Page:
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# Profile Evaluation Request

Author Message
Manager
Joined: 19 Mar 2012
Posts: 174
Location: United States
Concentration: Finance, General Management
GMAT 1: 750 Q50 V42
GPA: 3.69
WE: Analyst (Mutual Funds and Brokerage)
Followers: 7

Kudos [?]: 47 [0], given: 13

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20 May 2013, 11:35
Post-Grad Work Experience: Since my undergrad, I've been working as a buy-side analyst for a hedge fund in Los Angeles. The story here is that the firm I work for very small and the Los Angeles office team is basically the Managing Director, the Portfolio Manager, and me as the analyst. The portfolio manager and I exclusively make all the decisions for our fund. The fund itself is relatively new and is in the process of building a track record before we can gather a new wave of investors. I feel like the size of the company is the drawback, but the experience I've gained from it makes up for it. I'm heavily involved in the development of our new value investing strategy (coincided with my start at the company two years ago) and my portfolio manager takes my opinions and analysis on every stock that we decide to buy/sell/consider (this fact would be backed by the recommendation letter from the portfolio manager). I would try to show proof of improvement at my job by citing the uptick in my bonus compensation (12% of salary in year 1, 40% of salary in year 2).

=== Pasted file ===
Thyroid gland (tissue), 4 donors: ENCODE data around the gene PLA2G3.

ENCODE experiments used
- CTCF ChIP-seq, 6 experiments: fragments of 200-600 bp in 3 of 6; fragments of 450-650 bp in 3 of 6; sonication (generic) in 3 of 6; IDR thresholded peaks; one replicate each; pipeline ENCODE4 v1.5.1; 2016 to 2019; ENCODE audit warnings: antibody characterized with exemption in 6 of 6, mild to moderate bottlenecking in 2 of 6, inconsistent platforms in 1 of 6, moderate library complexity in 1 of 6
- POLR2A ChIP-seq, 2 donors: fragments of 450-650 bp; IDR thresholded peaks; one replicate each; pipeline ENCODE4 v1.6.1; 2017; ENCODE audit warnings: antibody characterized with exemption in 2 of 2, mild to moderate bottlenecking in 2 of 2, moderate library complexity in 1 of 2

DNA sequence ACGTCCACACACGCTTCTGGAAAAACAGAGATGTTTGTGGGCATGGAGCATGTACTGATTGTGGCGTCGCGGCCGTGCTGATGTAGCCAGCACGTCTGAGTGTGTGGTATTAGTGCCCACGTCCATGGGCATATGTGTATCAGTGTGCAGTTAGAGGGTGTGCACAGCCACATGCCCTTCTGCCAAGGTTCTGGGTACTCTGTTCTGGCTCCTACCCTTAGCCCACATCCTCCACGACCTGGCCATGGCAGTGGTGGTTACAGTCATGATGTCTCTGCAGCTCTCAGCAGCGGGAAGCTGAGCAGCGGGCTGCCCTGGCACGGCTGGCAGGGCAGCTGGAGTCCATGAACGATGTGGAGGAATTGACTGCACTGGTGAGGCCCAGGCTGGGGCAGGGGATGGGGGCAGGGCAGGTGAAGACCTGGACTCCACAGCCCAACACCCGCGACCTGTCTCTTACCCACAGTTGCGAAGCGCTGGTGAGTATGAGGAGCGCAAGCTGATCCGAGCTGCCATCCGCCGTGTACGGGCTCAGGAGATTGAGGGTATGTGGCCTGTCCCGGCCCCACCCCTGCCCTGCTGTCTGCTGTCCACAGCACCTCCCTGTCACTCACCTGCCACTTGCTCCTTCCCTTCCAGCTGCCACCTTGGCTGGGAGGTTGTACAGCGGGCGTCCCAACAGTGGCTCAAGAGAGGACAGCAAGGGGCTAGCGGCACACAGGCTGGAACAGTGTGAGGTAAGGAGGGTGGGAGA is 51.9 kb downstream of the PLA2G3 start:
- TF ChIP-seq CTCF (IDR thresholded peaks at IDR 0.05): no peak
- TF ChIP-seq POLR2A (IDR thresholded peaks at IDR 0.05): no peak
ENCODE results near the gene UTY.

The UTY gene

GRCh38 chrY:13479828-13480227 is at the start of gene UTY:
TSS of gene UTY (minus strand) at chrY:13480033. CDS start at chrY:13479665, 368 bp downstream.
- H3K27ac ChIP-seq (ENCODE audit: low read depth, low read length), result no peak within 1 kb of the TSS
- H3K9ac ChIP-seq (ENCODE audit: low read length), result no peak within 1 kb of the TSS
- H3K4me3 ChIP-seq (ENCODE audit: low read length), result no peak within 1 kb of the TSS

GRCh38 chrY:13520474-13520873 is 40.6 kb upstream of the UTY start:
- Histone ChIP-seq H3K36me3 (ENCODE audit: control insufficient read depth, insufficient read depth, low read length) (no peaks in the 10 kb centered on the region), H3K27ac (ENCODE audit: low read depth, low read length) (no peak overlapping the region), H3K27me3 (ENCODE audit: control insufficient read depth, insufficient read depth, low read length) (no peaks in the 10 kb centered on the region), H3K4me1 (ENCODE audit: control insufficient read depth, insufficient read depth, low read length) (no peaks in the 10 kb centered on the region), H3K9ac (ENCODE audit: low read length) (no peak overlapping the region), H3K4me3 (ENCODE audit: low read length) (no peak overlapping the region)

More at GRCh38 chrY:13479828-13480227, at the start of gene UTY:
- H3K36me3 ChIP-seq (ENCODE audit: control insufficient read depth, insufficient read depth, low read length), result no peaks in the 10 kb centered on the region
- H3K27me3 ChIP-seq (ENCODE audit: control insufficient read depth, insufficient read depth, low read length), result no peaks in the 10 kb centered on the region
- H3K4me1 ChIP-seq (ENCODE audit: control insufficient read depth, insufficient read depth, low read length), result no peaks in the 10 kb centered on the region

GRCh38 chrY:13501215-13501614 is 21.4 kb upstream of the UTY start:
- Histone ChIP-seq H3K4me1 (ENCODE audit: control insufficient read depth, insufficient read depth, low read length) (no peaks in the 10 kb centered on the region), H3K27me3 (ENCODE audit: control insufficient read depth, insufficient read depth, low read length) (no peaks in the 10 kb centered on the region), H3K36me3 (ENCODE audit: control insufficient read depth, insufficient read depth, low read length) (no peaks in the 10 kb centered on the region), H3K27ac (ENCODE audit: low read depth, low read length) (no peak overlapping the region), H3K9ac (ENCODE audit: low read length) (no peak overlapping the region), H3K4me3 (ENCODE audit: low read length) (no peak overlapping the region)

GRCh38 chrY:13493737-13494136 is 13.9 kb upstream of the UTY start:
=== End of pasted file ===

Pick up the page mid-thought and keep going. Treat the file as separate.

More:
MBA Goal: I'd love to stay in my industry as a buy-side analyst for a more prominent hedge fund and eventually become a portfolio manager. Our managing director recently liquidated his ownership position in a large public company and is looking to focus more heavily on pursuing another private venture. If I were to stay, my portfolio manager and I would have to focus more heavily on finding possible LBO opportunities and we would be working in the private space more, while being able to devote less attention to the hedge fund. I figured I'd give it a shot and try to see if I could get into one of my target schools to further my career in investment management (my top choice would be Columbia for their Value Investing program, though I know program is highly competitive to get into in its own right). Considering my age (turning 24 this year), I decided to be pretty aggressive in the schools I've selected (not sure how my chances are at them, but I wouldn't be surprised if they were all reaches), but I figured if I don't get get in, I could spend another year at my current firm (for the experience) and purse CFA certification and then reapply next year. What I'm hoping to get out of the MBA is further knowledge about investment management (no educational background for this offered at UCLA undergrad, all my knowledge of value investing has been through work) and a stronger network with other investment management professionals (having access to industry experts is key in this field).